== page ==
Everyone likes to theorize, hypothesize, and argue over whether or not the future conflicts will be fought with space-age technology like super soldiers that can see through walls with special goggles, or if we’ll be fighting with the same old tech. Among that argument is whether or not these new and advanced technologies will actually pose a legitimate factor in the control of the battlefield.
There’s no definitive answer because we either don’t know about every kind of advanced tech out there, or we haven’t seen them in full-scale action, but we do know enough to make some assumptions for either side. Here are the arguments for and against whether technological advancements are the greatest factor in military success.
Arguments for Technological Advancement
Better Communication is Critical for Strategy
Going back to WW1, the use of radio and electricity was quickly becoming more prominent for military use. This led to faster response times (by their standard) which helped in the communication of strategy. Being able to predict an attack and relay a message to stop an assault can save lives, which is invariably advantageous. Now, our communication is instantaneous, available nearly everywhere, and allows for the military to have a much wider control of the battle because communication is key to strategy.
Cyberwarfare is Less Costly
The cost of dropping a single bomb on an enemy location can be hundreds of thousands of dollars. While the war efforts of the most powerful nations on Earth certainly can afford it, it’s a cost that can go towards other efforts. Hence why cyberwarfare is so prominent now. The first belief is that information and data is key to winning, which is partly true, but being able to allocate resources around is also helpful. The difference between rugged servers for military use and a laser-guided bomb is outstanding, in terms of cost. Being able to infiltrate an enemy’s comms without having to blow through thousands and thousands of dollars may prove to be an advantage in the future of war.
Munitions and Weapons Systems Are More Effective
This may be debatable, but it’s hard to ignore how effective new military technology is. There is certainly plenty of tried and true low-fi weaponry out there that still deserve their place in an arsenal, with the always dependable AK-47 and its variants coming to mind, but adaptation is key. Adaptive stealth technology, automated projectile defense systems, and guns that can handle extensive use all play a bigger role in producing an effective fighting force that can stay on a battlefield longer. There are certain claims against this, but it’s hard to ignore how soldiers are dying less with better tech to protect them.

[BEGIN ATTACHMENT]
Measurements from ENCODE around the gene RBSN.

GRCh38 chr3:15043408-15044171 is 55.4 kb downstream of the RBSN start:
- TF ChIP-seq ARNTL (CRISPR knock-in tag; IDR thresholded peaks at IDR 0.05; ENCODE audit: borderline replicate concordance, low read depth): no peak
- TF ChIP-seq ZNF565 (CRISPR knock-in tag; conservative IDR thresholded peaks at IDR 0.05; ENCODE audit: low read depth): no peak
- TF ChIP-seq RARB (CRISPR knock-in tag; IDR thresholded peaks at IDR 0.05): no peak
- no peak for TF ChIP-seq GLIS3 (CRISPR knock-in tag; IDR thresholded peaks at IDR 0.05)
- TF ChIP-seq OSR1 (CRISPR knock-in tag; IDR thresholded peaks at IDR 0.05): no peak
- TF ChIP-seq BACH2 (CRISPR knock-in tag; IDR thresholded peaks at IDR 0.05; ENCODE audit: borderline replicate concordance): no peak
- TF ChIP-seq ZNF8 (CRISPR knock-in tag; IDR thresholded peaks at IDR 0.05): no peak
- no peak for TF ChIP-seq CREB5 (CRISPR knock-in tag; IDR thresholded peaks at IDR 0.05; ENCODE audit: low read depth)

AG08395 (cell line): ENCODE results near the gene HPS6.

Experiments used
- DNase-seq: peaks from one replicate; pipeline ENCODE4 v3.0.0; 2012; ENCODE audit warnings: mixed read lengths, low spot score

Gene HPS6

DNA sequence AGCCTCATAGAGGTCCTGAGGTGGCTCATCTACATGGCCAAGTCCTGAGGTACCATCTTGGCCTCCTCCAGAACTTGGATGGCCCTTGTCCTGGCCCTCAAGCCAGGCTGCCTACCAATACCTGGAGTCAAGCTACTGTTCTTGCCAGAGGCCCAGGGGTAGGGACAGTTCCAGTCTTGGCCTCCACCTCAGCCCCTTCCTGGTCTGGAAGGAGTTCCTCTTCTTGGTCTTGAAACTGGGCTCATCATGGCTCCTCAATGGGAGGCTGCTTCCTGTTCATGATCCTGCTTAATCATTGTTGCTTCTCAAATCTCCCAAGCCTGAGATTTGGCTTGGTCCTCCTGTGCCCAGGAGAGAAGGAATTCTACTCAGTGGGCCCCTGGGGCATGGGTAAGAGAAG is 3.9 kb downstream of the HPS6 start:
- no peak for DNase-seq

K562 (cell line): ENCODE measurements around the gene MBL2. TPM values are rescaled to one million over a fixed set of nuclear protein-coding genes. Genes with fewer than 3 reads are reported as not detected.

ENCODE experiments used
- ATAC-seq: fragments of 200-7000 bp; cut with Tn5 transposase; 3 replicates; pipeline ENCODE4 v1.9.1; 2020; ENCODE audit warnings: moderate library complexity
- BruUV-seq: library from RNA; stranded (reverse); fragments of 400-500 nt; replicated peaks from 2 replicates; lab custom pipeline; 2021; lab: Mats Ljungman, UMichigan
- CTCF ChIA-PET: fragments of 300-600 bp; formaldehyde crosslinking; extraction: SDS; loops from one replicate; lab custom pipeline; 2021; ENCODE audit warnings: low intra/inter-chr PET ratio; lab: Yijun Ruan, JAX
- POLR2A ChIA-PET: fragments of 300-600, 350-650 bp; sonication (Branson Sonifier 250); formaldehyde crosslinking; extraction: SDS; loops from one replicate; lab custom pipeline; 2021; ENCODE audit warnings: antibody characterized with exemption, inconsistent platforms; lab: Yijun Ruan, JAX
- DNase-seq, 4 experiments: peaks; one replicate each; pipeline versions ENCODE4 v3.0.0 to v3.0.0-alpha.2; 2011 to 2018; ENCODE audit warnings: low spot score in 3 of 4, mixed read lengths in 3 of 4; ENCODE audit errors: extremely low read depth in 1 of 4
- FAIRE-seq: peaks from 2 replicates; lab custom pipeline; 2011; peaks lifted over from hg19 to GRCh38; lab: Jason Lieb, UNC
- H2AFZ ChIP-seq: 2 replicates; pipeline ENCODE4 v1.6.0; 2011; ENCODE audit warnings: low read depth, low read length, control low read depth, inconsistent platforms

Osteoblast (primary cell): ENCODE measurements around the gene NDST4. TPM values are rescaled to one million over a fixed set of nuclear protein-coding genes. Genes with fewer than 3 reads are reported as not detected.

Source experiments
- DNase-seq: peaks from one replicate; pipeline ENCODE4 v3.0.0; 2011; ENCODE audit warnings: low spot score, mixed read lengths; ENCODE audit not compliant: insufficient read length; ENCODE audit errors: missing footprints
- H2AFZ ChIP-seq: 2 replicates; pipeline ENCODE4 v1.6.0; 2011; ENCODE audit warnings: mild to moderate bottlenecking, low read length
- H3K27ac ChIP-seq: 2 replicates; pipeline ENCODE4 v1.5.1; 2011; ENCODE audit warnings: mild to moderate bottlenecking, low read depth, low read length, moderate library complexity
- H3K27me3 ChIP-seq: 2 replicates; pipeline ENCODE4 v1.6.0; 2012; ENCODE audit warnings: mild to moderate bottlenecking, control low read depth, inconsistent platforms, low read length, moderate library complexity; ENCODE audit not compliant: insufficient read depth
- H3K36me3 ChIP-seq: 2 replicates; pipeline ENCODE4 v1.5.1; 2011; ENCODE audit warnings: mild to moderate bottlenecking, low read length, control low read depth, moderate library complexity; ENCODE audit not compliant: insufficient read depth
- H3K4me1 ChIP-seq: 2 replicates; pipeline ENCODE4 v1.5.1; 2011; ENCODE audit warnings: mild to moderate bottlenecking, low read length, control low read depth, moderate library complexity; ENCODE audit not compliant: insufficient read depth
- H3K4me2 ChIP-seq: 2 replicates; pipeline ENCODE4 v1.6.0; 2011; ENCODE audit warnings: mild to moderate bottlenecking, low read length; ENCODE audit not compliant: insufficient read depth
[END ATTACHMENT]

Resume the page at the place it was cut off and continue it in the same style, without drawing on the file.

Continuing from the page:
Arguments Against Technological Advancement
Morale is Still Indispensable
While having the latest and greatest in technology is good, there are some inherent human factors of winning a war that doesn’t require advanced technology. Controversial opinions on controversial wars like Vietnam and Afghanistan always inevitably come back to the fact that their morale was strong, given their circumstances. If one fighting force feels more confident or resolute in their cause, there isn’t much that an advanced guidance system can do to make them waver, which is hard to instill by simply putting tech in a soldier’s hands.
Fighting Force Size Still Maintains Supremacy
This point also contradicts the previous a little bit, but it’s worth mentioning. While a guerilla force is tough because they know the terrain, sheer numbers are still overwhelming. The largest militaries in the world: U.S., China, and Russia, all benefit not only from the fact that their military spending is so high, and they maintain the best armament, but also that they have imposing ranks. Having a bigger number of toys is still an advantage over the next kid on the block, and it still remains true to this day.
Larger Chance for Malfunctions
Technology can be either a blessing or a curse. Advanced technology in military use may have the disadvantage of not being fully developed or researched, or it may be too hard to use. In any case, when malfunctions happen, it’s a lot harder to fix when there are more bells and whistles compared to a simple mechanical rifle or vehicle. The more we put focus on digital tech for the military the more we invite new problems into the conversation.
You could go back and forth forever on whether or not advancing technology will result in a more successful military force, but the fact is that there’s not a definitive answer. There are ways that improving soldiers with better guns, equipment, and intel helps, but there’s also the argument that you start to strip away the natural instincts of soldiers and forces, and you create a tech-dependent army. Whatever the argument is, it’s a worthy conversation to discuss as we head toward a new future of military technology.